(Reuters) - Most Southeast Asian stock markets inched higher on Monday as weak data from the United States and China spurred hopes of further stimulus measures to prop up slowing economic growth.

Data released on Friday showed U.S. jobs growth slowed more than expected in August, while China's exports fell unexpectedly last month, hurt by a drop in shipments to the United States.

Risk sentiment was also buoyed as central banks of both countries indicated their intention to work towards sustaining growth.

U.S. Federal Reserve Chair Jerome Powell said the central bank would continue to act "as appropriate" to sustain the economic expansion in the world's biggest economy, while the People's Bank of China said it was cutting the amount of cash that banks must hold as reserves for the third time this year.

"The latest move (reserve ratio cut) reflects the (Chinese) government's determination to use a combination of policy tools to stimulate the economy as it also looks to allow local governments to issue more bonds to fund infrastructure investment," Mizuho Bank said in a note to clients.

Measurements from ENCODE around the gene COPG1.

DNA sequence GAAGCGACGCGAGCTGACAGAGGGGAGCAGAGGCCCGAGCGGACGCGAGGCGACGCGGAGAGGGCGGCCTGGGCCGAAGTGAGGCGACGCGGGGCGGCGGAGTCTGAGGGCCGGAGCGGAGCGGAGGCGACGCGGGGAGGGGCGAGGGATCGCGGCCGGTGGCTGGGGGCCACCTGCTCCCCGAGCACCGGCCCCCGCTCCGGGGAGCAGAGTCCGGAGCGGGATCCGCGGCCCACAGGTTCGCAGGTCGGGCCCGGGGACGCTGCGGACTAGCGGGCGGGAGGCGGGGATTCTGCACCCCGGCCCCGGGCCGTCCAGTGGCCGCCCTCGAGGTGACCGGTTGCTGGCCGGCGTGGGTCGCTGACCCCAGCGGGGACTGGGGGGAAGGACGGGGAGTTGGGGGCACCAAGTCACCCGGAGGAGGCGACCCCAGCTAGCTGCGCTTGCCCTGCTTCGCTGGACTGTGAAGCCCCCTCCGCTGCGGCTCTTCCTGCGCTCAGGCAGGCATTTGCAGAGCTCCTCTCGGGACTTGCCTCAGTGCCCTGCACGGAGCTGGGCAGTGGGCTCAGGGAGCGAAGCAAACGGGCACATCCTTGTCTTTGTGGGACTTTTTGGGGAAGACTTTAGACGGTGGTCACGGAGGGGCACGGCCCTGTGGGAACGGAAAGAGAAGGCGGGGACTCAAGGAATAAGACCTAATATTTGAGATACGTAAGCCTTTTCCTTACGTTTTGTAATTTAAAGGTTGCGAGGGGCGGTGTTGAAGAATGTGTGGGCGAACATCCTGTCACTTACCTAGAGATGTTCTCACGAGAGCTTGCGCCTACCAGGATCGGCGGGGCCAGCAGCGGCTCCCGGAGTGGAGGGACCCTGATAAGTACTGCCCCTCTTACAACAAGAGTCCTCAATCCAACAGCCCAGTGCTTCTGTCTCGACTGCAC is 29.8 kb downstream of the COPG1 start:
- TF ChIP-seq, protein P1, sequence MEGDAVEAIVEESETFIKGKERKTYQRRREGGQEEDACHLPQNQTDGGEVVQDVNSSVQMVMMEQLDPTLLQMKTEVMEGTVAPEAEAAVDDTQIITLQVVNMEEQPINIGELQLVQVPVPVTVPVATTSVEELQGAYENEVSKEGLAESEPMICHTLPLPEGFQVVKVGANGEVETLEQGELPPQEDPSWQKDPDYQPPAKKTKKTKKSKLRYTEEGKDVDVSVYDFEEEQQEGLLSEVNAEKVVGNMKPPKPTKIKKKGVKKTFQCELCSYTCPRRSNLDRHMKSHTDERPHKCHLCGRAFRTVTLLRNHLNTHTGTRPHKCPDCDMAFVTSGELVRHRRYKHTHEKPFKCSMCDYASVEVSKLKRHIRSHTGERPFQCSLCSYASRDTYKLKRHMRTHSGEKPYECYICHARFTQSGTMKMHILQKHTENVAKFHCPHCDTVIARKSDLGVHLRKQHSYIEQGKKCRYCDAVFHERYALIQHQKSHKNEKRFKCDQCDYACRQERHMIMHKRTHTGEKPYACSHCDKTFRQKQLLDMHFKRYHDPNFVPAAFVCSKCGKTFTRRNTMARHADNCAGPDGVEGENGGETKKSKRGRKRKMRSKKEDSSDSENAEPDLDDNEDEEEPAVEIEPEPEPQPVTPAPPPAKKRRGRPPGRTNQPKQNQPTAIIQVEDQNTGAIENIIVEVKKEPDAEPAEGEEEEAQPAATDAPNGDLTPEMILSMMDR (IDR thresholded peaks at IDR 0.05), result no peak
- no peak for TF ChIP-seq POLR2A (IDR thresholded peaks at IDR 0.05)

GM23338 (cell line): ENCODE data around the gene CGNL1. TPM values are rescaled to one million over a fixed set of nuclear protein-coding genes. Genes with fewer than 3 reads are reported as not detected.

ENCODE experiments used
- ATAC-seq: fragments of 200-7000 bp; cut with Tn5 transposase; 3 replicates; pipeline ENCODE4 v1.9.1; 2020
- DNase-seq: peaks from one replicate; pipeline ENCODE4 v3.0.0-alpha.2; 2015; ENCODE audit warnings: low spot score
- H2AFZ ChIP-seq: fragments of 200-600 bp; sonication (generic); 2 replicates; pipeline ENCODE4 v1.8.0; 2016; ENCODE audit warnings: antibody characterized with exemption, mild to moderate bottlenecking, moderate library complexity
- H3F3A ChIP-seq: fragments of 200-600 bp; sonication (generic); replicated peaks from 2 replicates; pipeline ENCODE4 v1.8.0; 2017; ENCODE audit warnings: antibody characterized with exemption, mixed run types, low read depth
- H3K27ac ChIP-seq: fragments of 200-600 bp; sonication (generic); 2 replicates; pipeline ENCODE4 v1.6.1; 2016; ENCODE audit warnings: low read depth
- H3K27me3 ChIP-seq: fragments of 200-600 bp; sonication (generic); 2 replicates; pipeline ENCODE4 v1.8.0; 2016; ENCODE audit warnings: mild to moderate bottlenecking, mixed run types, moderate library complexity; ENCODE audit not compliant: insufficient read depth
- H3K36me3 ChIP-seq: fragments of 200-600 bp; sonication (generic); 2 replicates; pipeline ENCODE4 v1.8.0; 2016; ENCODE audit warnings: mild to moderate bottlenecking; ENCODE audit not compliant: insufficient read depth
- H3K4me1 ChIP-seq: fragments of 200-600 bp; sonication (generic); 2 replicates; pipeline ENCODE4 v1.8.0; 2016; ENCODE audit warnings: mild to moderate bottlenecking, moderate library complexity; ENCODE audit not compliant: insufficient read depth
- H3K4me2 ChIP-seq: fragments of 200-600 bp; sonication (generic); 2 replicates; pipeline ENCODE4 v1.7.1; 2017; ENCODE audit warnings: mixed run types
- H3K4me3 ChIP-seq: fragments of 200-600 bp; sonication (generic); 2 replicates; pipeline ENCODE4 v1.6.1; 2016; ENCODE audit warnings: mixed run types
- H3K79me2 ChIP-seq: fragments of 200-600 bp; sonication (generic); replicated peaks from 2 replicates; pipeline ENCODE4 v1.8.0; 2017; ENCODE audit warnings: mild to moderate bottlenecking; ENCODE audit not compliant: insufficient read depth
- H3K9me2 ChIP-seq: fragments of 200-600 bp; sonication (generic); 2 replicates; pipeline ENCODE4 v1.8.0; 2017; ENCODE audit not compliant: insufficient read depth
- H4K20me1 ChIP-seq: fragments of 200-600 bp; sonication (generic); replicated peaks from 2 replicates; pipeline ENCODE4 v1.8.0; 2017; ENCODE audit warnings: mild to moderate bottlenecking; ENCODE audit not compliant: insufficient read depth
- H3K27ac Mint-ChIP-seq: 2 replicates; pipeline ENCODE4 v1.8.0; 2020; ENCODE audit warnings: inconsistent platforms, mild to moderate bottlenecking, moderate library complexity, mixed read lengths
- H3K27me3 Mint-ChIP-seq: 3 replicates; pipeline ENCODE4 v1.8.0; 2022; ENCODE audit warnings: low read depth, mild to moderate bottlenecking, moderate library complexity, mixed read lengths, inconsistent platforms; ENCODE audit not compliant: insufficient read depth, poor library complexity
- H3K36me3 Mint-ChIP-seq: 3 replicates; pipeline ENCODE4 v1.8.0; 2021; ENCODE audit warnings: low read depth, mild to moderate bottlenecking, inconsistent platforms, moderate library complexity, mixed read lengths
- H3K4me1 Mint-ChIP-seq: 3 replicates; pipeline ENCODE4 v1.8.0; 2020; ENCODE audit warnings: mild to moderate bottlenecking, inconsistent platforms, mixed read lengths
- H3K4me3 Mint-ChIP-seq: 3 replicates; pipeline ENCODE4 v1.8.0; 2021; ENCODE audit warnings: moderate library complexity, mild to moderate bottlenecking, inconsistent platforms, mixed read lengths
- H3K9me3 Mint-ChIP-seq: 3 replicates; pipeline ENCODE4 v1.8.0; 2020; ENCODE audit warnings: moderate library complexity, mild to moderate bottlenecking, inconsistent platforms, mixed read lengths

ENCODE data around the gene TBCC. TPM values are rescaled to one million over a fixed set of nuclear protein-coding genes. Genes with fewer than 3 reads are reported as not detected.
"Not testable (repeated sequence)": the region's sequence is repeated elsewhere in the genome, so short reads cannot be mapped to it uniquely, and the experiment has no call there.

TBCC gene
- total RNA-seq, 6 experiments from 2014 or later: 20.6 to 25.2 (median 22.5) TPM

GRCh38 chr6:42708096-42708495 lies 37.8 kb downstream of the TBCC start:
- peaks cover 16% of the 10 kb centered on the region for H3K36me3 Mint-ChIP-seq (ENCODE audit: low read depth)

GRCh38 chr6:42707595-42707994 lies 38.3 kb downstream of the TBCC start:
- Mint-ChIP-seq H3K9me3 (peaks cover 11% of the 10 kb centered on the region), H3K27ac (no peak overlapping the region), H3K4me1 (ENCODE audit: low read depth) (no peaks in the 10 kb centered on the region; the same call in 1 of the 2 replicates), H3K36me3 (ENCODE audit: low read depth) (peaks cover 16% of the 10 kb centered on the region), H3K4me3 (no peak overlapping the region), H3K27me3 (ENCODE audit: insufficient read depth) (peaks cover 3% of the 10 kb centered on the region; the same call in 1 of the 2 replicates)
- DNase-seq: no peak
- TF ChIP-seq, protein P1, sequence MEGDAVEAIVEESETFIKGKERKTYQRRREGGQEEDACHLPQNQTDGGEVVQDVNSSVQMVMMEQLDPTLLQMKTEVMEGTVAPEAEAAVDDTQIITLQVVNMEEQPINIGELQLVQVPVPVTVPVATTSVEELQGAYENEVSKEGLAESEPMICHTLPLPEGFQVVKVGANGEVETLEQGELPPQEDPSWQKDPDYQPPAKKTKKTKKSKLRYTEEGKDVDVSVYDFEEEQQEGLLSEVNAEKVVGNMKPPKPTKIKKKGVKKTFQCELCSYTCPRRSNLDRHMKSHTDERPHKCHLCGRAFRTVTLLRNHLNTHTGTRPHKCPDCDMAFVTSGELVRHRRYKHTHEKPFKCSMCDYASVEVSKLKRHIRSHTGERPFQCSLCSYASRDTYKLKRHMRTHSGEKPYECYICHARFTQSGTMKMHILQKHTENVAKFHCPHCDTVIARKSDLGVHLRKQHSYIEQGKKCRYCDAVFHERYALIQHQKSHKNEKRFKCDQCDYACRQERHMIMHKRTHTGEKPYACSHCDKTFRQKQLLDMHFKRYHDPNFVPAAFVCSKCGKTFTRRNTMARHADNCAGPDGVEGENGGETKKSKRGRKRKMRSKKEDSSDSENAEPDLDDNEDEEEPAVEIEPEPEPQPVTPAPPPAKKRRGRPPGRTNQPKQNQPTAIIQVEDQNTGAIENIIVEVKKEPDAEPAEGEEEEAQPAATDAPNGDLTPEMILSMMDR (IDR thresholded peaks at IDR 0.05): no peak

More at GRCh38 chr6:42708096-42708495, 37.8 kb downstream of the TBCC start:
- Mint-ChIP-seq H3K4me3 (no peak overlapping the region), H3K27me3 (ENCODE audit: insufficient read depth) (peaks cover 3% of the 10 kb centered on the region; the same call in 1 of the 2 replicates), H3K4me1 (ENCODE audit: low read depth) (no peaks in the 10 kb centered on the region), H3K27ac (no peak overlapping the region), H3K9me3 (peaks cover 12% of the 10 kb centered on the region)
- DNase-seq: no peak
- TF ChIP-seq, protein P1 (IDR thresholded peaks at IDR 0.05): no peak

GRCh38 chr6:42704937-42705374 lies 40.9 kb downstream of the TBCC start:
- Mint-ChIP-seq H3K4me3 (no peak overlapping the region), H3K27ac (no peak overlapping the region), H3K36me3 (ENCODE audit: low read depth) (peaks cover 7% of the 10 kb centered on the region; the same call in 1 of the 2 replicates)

Indonesian shares <.JKSE> gained the most in Southeast Asia, helped by telecom and consumer stocks.

Telekomunikasi Indonesia (Persero) Tbk Pt and Unilever Indonesia Tbk Pt rose 1.2% each.

Philippine shares <.PSI> climbed 0.1%, extending gains into a fourth session, on financials.

Ayala Corp edged up 0.4%, while BDO Unibank Inc gained 0.6%.

Singapore shares <.STI> inched higher on industrial and consumer stocks.

Industrial conglomerate Jardine Matheson Holdings Ltd gained 0.8%, while retailer Dairy Farm International Holdings rose 0.6%.

Malaysian <.KLSE> financial markets were closed for a holiday.

(Reporting by Shreya Mariam Job in Bengaluru; Editing by Subhranshu Sahu)

By Shreya Mariam Job

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